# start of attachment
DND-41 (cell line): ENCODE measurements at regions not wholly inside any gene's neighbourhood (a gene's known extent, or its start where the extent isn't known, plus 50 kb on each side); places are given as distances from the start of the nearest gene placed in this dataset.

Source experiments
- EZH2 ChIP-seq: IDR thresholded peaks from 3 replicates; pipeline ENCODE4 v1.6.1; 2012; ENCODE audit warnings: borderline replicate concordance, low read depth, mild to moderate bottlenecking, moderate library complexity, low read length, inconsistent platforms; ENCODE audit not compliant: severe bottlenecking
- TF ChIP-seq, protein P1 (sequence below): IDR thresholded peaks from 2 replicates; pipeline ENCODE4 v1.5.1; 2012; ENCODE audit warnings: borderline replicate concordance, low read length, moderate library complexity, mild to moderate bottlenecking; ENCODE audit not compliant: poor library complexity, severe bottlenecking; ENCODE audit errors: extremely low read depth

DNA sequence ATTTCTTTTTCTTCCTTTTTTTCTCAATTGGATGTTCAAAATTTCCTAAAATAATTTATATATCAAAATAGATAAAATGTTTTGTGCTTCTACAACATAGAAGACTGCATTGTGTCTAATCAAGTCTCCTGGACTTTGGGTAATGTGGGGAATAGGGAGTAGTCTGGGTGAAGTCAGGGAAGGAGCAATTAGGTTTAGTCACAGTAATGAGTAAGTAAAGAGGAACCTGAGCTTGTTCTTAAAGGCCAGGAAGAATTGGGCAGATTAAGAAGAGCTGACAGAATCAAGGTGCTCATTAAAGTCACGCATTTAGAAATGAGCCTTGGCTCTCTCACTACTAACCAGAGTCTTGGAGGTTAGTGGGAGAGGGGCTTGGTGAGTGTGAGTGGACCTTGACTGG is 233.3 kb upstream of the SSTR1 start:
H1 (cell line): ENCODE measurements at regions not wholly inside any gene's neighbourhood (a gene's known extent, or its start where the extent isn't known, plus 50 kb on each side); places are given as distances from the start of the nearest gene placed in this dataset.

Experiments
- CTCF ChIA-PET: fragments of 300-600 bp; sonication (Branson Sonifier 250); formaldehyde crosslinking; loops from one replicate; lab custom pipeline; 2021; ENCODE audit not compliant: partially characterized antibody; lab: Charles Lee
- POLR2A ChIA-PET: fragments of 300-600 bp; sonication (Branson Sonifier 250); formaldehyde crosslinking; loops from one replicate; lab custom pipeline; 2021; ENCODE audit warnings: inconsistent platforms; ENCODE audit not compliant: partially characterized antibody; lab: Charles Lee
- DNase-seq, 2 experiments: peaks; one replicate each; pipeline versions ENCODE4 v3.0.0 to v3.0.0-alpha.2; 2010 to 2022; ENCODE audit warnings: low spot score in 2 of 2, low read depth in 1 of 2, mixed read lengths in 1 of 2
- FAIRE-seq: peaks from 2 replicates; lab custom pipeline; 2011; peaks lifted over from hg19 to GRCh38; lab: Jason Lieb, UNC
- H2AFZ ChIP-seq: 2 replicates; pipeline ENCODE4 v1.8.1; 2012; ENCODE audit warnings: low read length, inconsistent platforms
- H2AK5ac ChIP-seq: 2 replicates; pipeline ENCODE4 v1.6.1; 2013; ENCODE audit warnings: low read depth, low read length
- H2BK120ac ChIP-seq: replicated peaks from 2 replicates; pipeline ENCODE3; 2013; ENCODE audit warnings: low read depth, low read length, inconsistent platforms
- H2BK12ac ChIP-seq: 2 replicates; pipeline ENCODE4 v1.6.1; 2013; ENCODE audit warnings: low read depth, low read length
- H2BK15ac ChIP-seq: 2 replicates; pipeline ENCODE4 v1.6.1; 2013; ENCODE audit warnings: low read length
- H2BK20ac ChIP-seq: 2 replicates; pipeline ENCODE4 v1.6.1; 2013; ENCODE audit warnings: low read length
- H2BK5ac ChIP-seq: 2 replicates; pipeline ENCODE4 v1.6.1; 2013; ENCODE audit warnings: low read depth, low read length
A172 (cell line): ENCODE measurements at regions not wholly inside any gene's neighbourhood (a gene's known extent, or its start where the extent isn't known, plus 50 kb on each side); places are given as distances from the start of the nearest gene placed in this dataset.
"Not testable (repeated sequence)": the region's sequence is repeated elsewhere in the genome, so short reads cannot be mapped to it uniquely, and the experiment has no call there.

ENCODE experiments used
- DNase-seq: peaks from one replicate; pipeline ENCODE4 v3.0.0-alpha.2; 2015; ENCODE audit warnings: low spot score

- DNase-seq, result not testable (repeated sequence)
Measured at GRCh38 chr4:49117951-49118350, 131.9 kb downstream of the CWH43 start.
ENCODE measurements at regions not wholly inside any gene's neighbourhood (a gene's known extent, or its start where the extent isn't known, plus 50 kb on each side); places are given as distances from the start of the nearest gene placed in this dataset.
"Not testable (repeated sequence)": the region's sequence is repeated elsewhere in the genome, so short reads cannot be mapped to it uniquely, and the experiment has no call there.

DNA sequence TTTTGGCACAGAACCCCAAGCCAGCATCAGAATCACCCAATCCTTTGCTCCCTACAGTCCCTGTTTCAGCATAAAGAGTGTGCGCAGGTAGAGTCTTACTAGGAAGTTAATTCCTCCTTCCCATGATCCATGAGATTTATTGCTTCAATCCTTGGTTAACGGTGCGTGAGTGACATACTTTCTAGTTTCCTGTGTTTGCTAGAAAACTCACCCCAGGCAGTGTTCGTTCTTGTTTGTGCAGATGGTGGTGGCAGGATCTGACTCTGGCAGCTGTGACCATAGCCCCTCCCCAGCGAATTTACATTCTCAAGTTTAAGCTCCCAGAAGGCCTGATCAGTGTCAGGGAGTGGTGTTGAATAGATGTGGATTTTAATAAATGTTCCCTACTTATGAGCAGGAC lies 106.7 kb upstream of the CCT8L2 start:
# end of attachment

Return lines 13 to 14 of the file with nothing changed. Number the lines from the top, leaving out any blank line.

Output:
- H2AK5ac ChIP-seq: 2 replicates; pipeline ENCODE4 v1.6.1; 2013; ENCODE audit warnings: low read depth, low read length
- H2BK120ac ChIP-seq: replicated peaks from 2 replicates; pipeline ENCODE3; 2013; ENCODE audit warnings: low read depth, low read length, inconsistent platforms